Audio Effects 101: Time-based FX
Time-altering audio effects like reverbs, delays and choruses all function in essentially the same way: they capture a portion of an input sound, delay it slightly, then play it back. The main differences between the various types of time-based audio effects lie in the lengths of time for which they delay the sound, as well as in the complexity of the resulting delays.
Reverb may be the most important audio effect in the producer’s arsenal. A reverb plug-in analyzes an input sound, creates a series of echoes from it, then blends the resulting echoes with the input sound. The first set of echoes that the reverb produces is the “early reflections”; the later echoes are the “tail.” Transparent reverb configurations simulate listening to the sound in a physical space; more extreme reverberation settings can be used creatively to alter sounds until they’re unrecognizable. Apart from specialized units like spring and inverse plug-ins, reverbs are usually categorized by the type of physical environment they emulate:
Hall reverbs produce the longest series of echoes. These plug-ins simulate a large listening space like a concert hall or auditorium. Use a hall reverb when you want to push sounds all the way to the back of the mix, or to produce a washed-out, chillwave-style effect.
Room reverbs simulate smaller listening spaces than hall units. These virtual environments can range from a club to a closet, making room reverbs the most useful and versatile type of reverberation effect.
Plate reverbs don’t simulate a three-axis space at all. Instead, they emulate the effect of bouncing a sound off a sheet of metal placed in front of the sound source. Plates have very short echo times, making them useful for sounds (like the lead vocals and guitars) that need a bit of smoothing and atmosphere, but that you don’t want to bury in the mix. A spring reverb works on the same principle, but emulates a coiled spring instead of a flat plate.
Reverbs are also categorized by the way that they produce echoes. An algorithmic reverb uses a mathematical equation to calculate the position and volume of the echoes, while a convolution reverb loads a model of an actual physical space (in the form of an impulse response), then uses this model to produce the echoes. These categories overlap with the previously-mentioned divisions: you can have a convolution room reverb, or an algorithmic plate reverb, for example. Convolution reverbs produce more natural-sounding echoes, but use more CPU power than algorithmic plug-ins.
Like reverbs, delay effects push a portion of the input sound into the future by delaying its playback. While reverbs create a complex series of echoes, however, delays are usually much simpler. It’s often possible to make out the individual echoes that a simple delay produces, whereas a reverb’s echoes are smoothly blended together.
A delay plug-in has two main controls: time and feedback. The time control sets the length of time by which the plug-in delays the sound; many delay units can synchronize this setting to correspond with a note value. The feedback settings determine how much of the output is cycled back into the delay’s input. A low feedback setting creates a simple, dry delay; a high level of feedback makes a long, dub-style delay loop.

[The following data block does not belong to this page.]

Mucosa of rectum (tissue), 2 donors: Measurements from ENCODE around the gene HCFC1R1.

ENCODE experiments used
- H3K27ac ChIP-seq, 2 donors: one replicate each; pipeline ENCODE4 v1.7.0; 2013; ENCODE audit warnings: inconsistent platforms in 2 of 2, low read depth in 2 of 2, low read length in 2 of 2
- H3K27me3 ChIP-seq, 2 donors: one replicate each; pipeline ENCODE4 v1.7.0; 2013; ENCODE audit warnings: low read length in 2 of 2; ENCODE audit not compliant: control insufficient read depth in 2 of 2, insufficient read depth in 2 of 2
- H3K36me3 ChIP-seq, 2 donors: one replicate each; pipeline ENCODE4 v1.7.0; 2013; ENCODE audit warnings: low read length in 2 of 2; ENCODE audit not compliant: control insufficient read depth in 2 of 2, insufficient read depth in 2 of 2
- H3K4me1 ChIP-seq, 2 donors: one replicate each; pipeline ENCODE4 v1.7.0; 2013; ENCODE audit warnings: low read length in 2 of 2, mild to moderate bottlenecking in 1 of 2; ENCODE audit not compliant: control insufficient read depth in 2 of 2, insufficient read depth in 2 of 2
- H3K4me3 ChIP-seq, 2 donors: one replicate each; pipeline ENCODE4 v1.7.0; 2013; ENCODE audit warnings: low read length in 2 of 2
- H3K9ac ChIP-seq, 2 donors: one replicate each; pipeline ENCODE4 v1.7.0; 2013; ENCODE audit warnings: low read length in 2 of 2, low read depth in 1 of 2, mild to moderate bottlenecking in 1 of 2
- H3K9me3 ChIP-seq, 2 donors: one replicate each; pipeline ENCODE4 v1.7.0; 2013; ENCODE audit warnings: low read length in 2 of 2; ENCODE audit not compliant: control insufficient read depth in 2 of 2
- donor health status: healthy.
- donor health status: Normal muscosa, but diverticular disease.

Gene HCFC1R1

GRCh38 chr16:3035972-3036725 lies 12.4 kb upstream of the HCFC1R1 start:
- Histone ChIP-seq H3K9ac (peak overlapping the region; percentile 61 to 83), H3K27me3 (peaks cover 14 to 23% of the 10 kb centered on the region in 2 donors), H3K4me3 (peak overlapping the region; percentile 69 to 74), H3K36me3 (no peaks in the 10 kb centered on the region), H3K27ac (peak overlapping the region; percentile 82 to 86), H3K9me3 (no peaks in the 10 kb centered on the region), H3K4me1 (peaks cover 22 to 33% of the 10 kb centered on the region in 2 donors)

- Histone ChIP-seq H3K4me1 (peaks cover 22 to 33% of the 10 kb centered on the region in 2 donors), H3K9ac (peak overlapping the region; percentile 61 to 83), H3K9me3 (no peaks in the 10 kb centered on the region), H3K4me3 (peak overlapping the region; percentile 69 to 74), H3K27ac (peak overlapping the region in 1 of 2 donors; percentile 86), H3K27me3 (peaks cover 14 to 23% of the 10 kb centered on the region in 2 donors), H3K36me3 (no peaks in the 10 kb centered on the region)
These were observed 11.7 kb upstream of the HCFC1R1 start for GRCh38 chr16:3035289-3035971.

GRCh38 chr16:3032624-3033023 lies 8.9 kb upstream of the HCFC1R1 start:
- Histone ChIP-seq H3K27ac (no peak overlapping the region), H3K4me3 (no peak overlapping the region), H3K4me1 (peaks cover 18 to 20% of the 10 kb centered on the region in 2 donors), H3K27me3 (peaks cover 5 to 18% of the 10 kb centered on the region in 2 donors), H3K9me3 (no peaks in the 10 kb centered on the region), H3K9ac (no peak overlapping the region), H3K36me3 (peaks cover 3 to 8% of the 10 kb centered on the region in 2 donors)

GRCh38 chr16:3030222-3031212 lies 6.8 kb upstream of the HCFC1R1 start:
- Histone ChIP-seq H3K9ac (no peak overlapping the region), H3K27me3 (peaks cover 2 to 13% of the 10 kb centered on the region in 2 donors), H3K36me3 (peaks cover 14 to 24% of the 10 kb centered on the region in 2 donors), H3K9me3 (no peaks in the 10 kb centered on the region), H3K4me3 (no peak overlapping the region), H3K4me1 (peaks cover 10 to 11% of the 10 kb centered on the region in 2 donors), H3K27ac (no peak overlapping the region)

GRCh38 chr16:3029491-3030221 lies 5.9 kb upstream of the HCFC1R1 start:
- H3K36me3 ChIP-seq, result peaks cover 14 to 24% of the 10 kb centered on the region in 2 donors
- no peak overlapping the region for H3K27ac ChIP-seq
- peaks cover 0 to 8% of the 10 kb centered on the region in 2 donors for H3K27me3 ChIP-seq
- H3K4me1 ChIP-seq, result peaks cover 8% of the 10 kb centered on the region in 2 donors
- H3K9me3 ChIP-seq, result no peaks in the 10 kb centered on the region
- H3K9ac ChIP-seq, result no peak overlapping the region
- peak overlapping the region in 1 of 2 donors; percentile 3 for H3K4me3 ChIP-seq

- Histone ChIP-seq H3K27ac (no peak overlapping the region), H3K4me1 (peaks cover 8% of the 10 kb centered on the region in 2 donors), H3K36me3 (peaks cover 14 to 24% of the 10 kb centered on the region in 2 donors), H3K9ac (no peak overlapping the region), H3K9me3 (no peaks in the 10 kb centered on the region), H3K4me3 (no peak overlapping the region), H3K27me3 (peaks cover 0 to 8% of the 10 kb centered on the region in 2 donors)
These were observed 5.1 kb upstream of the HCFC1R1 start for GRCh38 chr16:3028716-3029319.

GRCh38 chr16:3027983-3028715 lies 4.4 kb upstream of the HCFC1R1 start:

There are a few specialized types of delay you might also run into:
A ping-pong delay incorporates two delay units, one for the right channel of audio and one for the left. By switching the audio between the two, the plug-in creates a “bouncing” effect as the audio moves from one channel to the other and back.
Filter delays incorporate one or more filters that allow you to apply the delay to certain parts of the frequency spectrum. Using a filter delay, you can, for example, apply a delay to the high frequencies in a sound, leaving the lower frequencies unaffected. Some filter delays include separate filters for the left and right audio channels, allowing you to incorporate a ping-pong effect.
Grain delays slice the input audio into extremely short segments, then delay each slice by a slightly different time. Most granular delays also incorporate pitch-shifters, which allow them to change the pitch of each slice. Granular delays are the most complex delay plug-ins, and can warp and mangle audio into a completely different sound.
A chorus effect produces a very short, tight delay, then modulates the pitch of the delayed sound with an LFO. Use a chorus effect when you want to make an element of your track thicker and fuller without using an obvious delay. Chorus plug-ins work best on vocals, lead instruments, bass tracks and other elements that you want to keep in the front of the mix.
A flanger, which is very similar to a chorus, delays the left and right audio channels by very slightly different amounts. This puts the two channels just out of phase with each other, creating a slight whooshing effect. A flanger is very similar in effect to a phaser (which, however, modifies the frequency spectrum rather than the timing).